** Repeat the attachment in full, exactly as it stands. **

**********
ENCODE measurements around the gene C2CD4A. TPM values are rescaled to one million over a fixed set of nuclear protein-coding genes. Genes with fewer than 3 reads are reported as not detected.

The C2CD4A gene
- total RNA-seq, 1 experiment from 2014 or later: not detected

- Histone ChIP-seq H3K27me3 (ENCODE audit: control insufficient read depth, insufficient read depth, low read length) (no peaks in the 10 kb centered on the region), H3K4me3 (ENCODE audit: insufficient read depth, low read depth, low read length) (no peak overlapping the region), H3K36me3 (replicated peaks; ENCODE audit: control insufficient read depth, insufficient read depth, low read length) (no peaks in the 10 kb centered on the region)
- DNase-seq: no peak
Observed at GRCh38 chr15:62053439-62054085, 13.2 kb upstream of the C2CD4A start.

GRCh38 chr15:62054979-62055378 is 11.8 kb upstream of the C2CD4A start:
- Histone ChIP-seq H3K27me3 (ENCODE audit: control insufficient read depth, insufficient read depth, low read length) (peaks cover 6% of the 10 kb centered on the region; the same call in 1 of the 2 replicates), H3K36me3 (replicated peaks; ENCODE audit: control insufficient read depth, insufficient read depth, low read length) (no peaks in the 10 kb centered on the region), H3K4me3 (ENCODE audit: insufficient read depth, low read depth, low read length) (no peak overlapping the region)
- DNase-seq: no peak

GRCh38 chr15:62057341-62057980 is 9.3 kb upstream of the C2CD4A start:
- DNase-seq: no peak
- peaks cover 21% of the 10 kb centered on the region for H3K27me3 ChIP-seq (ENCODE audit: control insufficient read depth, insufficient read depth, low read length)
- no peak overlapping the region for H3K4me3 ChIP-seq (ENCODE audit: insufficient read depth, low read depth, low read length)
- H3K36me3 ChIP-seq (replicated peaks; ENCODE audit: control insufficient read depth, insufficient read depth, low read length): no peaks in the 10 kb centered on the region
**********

ENCODE measurements around the gene C2CD4A. TPM values are rescaled to one million over a fixed set of nuclear protein-coding genes. Genes with fewer than 3 reads are reported as not detected.

The C2CD4A gene
- total RNA-seq, 1 experiment from 2014 or later: not detected

- Histone ChIP-seq H3K27me3 (ENCODE audit: control insufficient read depth, insufficient read depth, low read length) (no peaks in the 10 kb centered on the region), H3K4me3 (ENCODE audit: insufficient read depth, low read depth, low read length) (no peak overlapping the region), H3K36me3 (replicated peaks; ENCODE audit: control insufficient read depth, insufficient read depth, low read length) (no peaks in the 10 kb centered on the region)
- DNase-seq: no peak
Observed at GRCh38 chr15:62053439-62054085, 13.2 kb upstream of the C2CD4A start.

GRCh38 chr15:62054979-62055378 is 11.8 kb upstream of the C2CD4A start:
- Histone ChIP-seq H3K27me3 (ENCODE audit: control insufficient read depth, insufficient read depth, low read length) (peaks cover 6% of the 10 kb centered on the region; the same call in 1 of the 2 replicates), H3K36me3 (replicated peaks; ENCODE audit: control insufficient read depth, insufficient read depth, low read length) (no peaks in the 10 kb centered on the region), H3K4me3 (ENCODE audit: insufficient read depth, low read depth, low read length) (no peak overlapping the region)
- DNase-seq: no peak

GRCh38 chr15:62057341-62057980 is 9.3 kb upstream of the C2CD4A start:
- DNase-seq: no peak
- peaks cover 21% of the 10 kb centered on the region for H3K27me3 ChIP-seq (ENCODE audit: control insufficient read depth, insufficient read depth, low read length)
- no peak overlapping the region for H3K4me3 ChIP-seq (ENCODE audit: insufficient read depth, low read depth, low read length)
- H3K36me3 ChIP-seq (replicated peaks; ENCODE audit: control insufficient read depth, insufficient read depth, low read length): no peaks in the 10 kb centered on the region